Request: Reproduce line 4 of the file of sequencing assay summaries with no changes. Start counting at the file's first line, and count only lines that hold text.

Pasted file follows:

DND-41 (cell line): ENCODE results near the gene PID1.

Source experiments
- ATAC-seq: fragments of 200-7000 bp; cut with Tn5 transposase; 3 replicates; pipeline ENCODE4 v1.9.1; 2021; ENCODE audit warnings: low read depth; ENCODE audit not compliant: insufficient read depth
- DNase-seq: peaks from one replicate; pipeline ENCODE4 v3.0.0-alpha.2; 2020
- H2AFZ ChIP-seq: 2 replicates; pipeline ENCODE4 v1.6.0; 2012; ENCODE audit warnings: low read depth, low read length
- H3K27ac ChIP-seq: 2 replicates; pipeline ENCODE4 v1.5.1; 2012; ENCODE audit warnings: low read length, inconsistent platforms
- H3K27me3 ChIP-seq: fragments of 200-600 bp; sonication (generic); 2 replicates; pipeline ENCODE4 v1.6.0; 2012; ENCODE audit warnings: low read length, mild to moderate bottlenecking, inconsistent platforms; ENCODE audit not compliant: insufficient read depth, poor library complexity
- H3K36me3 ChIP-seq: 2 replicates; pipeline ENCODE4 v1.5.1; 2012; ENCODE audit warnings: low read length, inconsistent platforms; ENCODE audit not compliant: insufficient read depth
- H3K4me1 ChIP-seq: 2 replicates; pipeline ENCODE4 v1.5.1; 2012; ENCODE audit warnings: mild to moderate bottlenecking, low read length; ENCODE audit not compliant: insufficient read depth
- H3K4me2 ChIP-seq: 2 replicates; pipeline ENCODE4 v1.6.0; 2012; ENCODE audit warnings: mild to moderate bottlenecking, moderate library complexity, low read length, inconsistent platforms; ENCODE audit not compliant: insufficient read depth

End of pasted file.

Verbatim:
- DNase-seq: peaks from one replicate; pipeline ENCODE4 v3.0.0-alpha.2; 2020